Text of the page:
Jotter - Waiting for the bells

Tes Editorial

Among the more sombre warnings from the teaching unions over the festive period was one from the Scottish Secondary Teachers' Association about the risks associated with the humble school bell.

"It is clear that many bells are installed on the basis of one very loud bell being cheaper than four quieter bells," thundered general secretary Jim Docherty in his new year message. The "repetitive and prolonged ringing of very loud bells" could damage the hearing of teachers and pupils, he said at length.

The SSTA lost little time in tilting at familiar windmills - schools built under PFIPPP schemes were among the worst offenders, it seems, because of the drive to cut costs.

And, of course, no union would be worth its salt if it did not end on an obligatory threat of "legal action" against local authorities if they did not desist from making such a racket.

Changing times

We are grateful to Herald reader Barrie Crawford who recalls the innocent days when male - and indeed female - PE teachers thought nothing of striding through the changing rooms of pupils of the opposite sex.

One PE principal teacher did not quite get the point when, going through the female changing area, he always shouted: "Right girls, eyes closed!"

It all ads up

A San Diego maths teacher, one Mr Faber, has hit on a wheeze to get round budget cuts: he invited parents and local businesses to advertise in his class test papers, charging different amounts depending on the type of test.

One local dentist entered into the spirit of it, urging pupils to "brace yourself for a great semester!"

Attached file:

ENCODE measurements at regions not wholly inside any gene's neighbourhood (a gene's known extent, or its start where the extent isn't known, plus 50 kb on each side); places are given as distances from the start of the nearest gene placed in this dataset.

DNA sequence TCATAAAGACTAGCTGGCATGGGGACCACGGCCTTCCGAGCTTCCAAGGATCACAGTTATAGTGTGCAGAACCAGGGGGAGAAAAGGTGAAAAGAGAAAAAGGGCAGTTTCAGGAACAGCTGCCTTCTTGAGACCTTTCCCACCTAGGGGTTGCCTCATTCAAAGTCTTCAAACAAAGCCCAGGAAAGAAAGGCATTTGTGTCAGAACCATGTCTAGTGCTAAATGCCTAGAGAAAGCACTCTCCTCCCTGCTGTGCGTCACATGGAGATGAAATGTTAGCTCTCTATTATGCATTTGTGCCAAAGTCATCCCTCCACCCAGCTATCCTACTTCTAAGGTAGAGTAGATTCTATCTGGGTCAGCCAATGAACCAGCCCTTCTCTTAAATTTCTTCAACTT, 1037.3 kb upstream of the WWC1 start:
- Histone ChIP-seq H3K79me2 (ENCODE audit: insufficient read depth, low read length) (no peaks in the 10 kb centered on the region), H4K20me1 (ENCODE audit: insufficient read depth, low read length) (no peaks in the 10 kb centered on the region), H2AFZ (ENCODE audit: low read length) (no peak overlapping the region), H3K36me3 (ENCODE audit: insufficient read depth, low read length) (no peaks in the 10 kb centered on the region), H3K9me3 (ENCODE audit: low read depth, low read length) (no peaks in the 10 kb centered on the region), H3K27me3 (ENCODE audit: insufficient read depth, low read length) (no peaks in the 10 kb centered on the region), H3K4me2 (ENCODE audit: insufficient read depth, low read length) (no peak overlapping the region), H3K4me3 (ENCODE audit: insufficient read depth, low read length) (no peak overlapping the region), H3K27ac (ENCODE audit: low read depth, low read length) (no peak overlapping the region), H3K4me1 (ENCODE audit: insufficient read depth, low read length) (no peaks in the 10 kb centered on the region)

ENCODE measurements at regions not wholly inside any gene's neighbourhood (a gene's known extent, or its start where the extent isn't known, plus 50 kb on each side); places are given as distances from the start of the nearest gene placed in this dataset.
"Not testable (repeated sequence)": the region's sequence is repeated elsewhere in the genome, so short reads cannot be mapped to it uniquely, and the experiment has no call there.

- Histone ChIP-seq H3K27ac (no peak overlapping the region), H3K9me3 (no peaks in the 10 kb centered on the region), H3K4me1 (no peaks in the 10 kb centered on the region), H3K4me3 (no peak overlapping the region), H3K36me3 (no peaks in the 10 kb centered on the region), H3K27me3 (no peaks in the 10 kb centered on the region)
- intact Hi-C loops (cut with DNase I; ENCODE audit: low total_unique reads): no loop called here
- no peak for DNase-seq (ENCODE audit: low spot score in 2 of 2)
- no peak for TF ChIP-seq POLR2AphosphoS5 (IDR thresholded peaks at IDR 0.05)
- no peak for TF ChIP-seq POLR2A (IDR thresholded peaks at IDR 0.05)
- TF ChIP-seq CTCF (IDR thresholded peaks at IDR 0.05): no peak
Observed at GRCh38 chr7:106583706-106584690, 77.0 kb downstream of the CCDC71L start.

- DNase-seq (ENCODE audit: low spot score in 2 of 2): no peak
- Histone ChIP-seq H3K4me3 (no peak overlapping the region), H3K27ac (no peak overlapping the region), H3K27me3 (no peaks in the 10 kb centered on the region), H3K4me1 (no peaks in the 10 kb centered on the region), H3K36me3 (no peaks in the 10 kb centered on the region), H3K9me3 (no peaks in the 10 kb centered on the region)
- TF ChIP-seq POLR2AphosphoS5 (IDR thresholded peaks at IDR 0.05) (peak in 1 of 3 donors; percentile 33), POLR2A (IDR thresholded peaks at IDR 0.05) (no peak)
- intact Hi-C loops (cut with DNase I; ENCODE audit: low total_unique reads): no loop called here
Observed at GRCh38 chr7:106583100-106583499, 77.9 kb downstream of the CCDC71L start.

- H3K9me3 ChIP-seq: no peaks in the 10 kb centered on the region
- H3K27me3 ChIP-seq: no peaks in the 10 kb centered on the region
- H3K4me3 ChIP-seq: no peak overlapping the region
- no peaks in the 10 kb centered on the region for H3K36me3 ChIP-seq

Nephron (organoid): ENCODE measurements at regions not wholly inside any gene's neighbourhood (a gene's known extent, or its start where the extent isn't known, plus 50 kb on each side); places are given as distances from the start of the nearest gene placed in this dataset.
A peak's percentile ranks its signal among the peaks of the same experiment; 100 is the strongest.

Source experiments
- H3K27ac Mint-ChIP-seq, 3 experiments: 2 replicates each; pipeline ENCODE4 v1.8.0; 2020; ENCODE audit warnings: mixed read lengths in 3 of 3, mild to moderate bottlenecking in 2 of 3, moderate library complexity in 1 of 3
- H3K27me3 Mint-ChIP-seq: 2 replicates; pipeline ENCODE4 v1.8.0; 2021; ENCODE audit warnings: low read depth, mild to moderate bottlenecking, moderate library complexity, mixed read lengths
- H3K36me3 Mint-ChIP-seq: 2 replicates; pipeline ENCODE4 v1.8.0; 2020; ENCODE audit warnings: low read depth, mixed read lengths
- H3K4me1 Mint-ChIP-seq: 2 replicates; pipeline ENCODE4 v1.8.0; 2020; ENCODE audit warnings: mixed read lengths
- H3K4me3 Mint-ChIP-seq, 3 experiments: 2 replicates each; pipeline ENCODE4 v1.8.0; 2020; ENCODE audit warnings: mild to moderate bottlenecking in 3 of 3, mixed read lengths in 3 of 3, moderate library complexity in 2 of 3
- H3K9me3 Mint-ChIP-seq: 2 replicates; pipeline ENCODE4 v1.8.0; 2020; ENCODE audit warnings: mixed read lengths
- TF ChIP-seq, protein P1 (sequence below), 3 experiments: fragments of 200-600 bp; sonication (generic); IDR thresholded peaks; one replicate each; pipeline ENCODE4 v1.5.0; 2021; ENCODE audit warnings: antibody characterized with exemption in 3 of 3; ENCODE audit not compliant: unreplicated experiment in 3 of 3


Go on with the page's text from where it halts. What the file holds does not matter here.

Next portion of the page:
Paul Robinson, the school's principal, defended the move, saying: "It's not like 'this test is brought to you by McDonald's or Nike.'"

Something tells us it is only a matter of time.

A belter

The pages of The Academical, journal of the venerable Edinburgh Academy, can always be relied upon to stir old memories, such as the halcyon days of corporal punishment in the most recent issue. Ah, the regime of the clacken and the tawse.

Old boy Donald Cameron recalls his art master father was a dab hand with the tawse in his job at Edinburgh's Melville College. It was "extra heavy duty", he says, "having been obtained from a tanner in Fife who advertised in Scottish Farmer of all places."

Cameron rounds off: "It is a sad reflection on modern society that neither tawse nor clacken are recognised by my spell-checker."

It makes you think.

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Tes Editorial

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